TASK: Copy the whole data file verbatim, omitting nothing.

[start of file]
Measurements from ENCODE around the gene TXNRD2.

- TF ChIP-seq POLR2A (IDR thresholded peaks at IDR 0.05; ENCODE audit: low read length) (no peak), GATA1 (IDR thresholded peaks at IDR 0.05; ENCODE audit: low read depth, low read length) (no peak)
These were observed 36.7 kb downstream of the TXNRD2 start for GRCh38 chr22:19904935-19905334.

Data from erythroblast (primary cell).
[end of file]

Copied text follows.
Measurements from ENCODE around the gene TXNRD2.

- TF ChIP-seq POLR2A (IDR thresholded peaks at IDR 0.05; ENCODE audit: low read length) (no peak), GATA1 (IDR thresholded peaks at IDR 0.05; ENCODE audit: low read depth, low read length) (no peak)
These were observed 36.7 kb downstream of the TXNRD2 start for GRCh38 chr22:19904935-19905334.

Data from erythroblast (primary cell).